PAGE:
3. Community Connectedness- As my son-in-law tells me, floss those areas that you can’t even see. The church needs the discipline of “flossing” in those areas, those lives, that they don’t see on Sunday mornings. Reach those people, and those places in the community that need the loving touch of the hands and feet of Jesus. Too often a congregation, especially the leaders of a congregation, take the view “None of THOSE people come here on Sunday.” The wording is important for it voices two entrenched beliefs: THEM and US, and we will care about you when you come here. Perhaps the church needs to be more like Mother Teresa and live by the belief that everyone is loved by God, even though we have a hard time seeing them. Floss outside the walls.
  4. Have Fun!- My son-in-law gave me a sucker on the way out of his office from my last appointment. Sugar-free, mind you, and in some weird way…good for your teeth, but still a sucker to slowly lick on the way home. A moment of fun after getting drilled! Churches need to floss with fun. Follow me on this! Usually when I eat beef or chicken there is one gap between two of my back upper teeth that meat gets trapped in. I feel the discomfort. I’m not such a flossing addict that I carry it around with me to use at restaurants, so after a restaurant meal I just have to live with the discomfort until I get home. Flossing at that point is a welcome event. It takes the pressure off. I compare a church having fun with that. Since I retired from pastoring last December I have intentionally kept my distance from the congregation I pastored for the past sixteen years, but last Friday night I joined nine others for an hour of recreational volleyball in the church gym. Let me make the point that it is extremely non-competitive volleyball, more along the lines of standing in one place volleyball and once in a while hitting it. But it was fun fellowship. There was much laughter and light-hearted razzing. How often do people leave church frustrated or disengaged with what they were just a part of? Floss with fun to take away some of the discomfort of life.
  5. See the Picture!- Let me close with this! At my first appointment Dr. Terveen used some nifty dental camera to take pictures of my teeth. Then he showed me the pictures and explained to me a few things that were going on in my “community of teeth.” It was disturbingly revealing. I couldn’t see the decay that was progressing, but it was there. That’s kind of like the lives of most of the people who show up in worship on Sunday. Most of the damage in their lives can’t be seen, and most will be reluctant to reveal any of it. Floss with love, floss with care, floss as if their health depends upon it…because it does!

Running…to God

November 25, 2015

WORD FROM W.W.                                                                         November 24, 2015

                                                

A long-time friend of mine who recently lost her sister to cancer wrote a post on her Facebook page that resonated with me. She said, “Because of all your sincere prayers on my behalf my anger (that is a bit extreme) at God is gone. I was disappointed the Lord did not heal my sister on this earth. I am choosing to run to Him, not from him.”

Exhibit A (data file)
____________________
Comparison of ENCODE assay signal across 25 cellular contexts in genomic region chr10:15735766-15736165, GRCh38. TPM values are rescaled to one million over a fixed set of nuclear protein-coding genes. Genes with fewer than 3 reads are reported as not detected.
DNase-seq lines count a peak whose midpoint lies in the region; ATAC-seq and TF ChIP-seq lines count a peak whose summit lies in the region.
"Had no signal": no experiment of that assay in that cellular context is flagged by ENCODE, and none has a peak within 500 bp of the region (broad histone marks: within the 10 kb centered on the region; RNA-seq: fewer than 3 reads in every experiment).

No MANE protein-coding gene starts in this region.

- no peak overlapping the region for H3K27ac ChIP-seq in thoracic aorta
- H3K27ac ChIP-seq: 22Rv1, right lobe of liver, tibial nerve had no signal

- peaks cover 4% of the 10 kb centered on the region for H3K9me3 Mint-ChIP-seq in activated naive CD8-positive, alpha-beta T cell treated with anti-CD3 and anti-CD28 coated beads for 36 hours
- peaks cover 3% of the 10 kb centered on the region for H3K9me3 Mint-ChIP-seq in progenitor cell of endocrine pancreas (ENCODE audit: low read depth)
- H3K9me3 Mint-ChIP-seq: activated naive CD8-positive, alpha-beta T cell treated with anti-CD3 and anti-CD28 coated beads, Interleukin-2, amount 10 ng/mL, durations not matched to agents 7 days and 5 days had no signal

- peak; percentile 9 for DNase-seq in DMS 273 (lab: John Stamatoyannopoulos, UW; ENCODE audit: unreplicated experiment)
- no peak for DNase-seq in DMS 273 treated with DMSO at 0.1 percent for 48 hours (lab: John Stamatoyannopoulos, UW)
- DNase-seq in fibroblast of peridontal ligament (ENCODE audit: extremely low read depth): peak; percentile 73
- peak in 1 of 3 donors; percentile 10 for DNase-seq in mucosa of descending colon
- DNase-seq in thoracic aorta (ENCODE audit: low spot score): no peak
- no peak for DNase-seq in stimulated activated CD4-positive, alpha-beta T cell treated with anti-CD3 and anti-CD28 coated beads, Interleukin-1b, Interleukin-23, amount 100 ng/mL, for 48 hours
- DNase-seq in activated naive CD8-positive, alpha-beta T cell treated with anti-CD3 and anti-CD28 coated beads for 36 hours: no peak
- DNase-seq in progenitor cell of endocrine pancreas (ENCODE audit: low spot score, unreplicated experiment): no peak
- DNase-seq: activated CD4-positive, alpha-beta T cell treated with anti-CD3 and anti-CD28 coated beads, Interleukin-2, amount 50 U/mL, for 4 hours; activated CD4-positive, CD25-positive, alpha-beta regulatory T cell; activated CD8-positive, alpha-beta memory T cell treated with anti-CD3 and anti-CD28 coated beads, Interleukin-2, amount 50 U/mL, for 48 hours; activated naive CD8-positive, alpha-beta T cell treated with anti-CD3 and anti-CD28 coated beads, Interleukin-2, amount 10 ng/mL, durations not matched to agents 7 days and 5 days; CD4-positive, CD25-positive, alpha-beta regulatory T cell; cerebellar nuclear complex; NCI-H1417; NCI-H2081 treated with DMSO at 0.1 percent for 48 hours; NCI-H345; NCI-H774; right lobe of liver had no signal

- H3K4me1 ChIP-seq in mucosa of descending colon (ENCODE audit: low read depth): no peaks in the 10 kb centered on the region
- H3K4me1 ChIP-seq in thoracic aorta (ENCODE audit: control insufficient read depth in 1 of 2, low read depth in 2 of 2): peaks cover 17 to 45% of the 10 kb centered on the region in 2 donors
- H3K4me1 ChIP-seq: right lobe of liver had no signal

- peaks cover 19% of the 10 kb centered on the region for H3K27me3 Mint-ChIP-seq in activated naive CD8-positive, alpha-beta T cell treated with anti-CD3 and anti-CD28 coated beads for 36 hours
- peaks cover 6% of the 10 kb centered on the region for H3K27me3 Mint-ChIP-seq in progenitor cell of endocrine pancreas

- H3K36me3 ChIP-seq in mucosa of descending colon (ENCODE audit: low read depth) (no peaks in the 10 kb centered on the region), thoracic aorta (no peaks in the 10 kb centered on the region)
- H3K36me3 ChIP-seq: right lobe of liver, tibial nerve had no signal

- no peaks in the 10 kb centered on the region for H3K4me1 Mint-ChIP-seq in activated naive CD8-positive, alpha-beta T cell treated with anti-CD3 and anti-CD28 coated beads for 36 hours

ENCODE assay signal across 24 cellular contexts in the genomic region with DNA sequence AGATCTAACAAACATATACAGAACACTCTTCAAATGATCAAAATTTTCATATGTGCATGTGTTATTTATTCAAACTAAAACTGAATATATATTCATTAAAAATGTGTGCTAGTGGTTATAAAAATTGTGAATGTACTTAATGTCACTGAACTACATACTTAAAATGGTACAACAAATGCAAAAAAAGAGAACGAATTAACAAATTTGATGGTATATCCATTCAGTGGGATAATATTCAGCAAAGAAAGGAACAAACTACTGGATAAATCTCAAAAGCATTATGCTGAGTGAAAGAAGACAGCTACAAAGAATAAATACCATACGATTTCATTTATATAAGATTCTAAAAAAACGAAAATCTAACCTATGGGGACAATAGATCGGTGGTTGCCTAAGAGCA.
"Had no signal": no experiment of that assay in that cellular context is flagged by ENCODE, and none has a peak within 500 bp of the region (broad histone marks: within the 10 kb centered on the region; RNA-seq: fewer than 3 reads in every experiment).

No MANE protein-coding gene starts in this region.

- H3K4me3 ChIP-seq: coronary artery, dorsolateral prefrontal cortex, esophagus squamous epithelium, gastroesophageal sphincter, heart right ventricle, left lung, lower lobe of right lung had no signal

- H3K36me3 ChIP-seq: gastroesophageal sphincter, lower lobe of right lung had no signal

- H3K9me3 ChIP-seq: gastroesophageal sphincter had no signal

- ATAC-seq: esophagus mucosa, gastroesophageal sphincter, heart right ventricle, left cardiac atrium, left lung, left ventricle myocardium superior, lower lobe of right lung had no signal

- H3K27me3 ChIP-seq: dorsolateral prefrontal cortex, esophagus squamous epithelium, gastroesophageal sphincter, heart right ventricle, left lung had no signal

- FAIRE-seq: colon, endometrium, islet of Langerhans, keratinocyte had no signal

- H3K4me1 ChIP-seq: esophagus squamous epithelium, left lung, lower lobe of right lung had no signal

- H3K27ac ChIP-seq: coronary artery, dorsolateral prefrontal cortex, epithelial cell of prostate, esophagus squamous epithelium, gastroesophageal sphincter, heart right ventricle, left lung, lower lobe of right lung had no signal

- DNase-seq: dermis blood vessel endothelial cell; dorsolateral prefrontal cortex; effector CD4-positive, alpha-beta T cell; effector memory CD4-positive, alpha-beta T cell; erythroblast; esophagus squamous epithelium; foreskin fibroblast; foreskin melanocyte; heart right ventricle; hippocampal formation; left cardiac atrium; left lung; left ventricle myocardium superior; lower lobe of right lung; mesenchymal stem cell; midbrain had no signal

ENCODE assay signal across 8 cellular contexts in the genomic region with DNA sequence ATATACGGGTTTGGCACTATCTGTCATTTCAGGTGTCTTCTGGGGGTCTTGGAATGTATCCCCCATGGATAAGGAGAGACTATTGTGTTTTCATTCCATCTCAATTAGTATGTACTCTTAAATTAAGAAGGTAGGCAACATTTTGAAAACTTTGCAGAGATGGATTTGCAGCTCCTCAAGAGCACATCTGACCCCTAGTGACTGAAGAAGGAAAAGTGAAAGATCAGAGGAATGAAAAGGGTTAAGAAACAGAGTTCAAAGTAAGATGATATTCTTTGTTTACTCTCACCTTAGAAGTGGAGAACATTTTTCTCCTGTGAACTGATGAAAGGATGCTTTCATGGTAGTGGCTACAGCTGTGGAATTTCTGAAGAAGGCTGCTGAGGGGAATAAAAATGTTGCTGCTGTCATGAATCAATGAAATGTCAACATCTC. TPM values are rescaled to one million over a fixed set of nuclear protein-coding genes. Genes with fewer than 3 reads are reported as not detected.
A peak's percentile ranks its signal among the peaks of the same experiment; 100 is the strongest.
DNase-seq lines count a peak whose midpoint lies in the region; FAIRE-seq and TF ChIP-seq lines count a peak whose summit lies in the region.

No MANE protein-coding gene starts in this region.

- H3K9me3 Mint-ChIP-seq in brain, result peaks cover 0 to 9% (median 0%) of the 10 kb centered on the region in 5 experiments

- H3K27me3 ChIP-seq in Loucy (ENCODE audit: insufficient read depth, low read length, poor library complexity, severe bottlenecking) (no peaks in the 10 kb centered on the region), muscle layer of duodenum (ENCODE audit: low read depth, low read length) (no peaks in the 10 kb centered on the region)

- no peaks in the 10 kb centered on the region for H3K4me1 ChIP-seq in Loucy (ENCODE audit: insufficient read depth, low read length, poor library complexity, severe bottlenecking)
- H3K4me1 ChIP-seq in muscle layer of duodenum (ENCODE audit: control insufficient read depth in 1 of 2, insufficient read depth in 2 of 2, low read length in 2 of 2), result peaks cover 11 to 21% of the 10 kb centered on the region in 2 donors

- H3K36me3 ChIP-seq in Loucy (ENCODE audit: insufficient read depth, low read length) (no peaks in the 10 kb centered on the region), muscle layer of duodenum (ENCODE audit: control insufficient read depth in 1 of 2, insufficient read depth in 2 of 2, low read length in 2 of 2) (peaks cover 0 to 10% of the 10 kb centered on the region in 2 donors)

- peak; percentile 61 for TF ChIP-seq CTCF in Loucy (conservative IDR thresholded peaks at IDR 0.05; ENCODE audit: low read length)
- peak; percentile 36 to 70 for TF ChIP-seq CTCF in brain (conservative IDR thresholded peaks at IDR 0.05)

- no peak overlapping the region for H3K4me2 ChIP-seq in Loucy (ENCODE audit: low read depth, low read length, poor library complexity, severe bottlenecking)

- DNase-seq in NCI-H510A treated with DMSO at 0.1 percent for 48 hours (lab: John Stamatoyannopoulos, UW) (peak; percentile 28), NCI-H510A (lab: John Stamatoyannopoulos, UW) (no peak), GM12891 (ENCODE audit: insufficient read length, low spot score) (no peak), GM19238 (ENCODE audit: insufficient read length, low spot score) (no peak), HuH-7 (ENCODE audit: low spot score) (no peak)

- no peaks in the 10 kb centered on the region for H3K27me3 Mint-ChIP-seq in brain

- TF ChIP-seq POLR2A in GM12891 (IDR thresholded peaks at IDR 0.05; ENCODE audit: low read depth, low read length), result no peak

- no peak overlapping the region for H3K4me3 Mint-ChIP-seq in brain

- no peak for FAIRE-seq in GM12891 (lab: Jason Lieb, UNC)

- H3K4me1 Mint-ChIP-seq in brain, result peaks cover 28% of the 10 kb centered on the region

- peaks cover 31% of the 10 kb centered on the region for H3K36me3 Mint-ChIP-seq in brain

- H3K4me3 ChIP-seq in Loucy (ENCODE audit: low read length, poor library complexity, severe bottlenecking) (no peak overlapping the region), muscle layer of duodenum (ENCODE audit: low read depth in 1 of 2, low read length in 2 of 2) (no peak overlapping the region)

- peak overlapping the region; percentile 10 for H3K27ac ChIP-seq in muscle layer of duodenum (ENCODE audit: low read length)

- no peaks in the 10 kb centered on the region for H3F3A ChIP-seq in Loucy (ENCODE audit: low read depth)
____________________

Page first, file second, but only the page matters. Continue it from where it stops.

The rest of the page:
What is the direction of our run when we are in pain? It is easy to run from the God who didn’t answer our heartfelt prayer in the way we desired. Distance from God is a natural reaction to disappointment with God.

My own running has been punctuated by sprints away from God and slow crawls back to him. My running away in disappointment has sometimes been the result of God not going along with my desire for my enemy to suffer, or the absence of an angelic choir to sing about how my answer to a hotly debated problem is right.

Sometimes my running away comes from the unfairness of life, sometimes it happens because I don’t want to be fair with God.

My friend’s reference to running to him is using the lane with few footprints in it. David chose to run in this lane quite often, but, as we know, he also had his races of retreat.

What is the direction of our run? When the content of our prayers is dominated by the wants of our life we can expect that there will be a running from the Giver of grace. When our prayer is focused on our relationship with the Father running to him will often be our response.

If I am secure in my belief that what God wants for me is wholeness, not hurt, I will be slowly running to him.

We have a way of putting “what if’s” in our theological outcomes. Another friend of mine from years ago lost his daughter in an accident recently. I can not understand his grief, and, therefore, how he is journeying through the loss of life. Knowing the depth of his spiritual journey I’ve got a feeling it resembles someone swimming laps in a pool…the swimming away is followed closely by a swim to…and then a swim away!

My choice to run to God seems much less complicated than his.

This is Thanksgiving Week. A time to run to God and recognize that he is caring, concerned, loving, and kind. In a world with daily terrorist threats and warnings I’m choosing to be in the shadow of his wing…the cleft of the rock…rather than the isolation of my disappointment.

Learning to Vacate

March 27, 2014

WORDS FROM W.W. March 27, 2014

 

This is vacation week. I love vacation…and yet vacation is hard for me at the same time. That’s because it is hard for me to mentally vacate. After all, that is the meaning of vacation…”to vacate.”

Even when I vacate I have a tendency to only physically vacate. It is very, very difficult for me to totally check out. This week I’ve been thinking a lot about this coming Sunday’s message. We return Friday and I preach on Sunday. I’m not the type of person who can throw it together on Saturday with no forethought. The scripture and ponderings concerning it have whispered their way through this week. I don’t really mind that. It is part of the calling.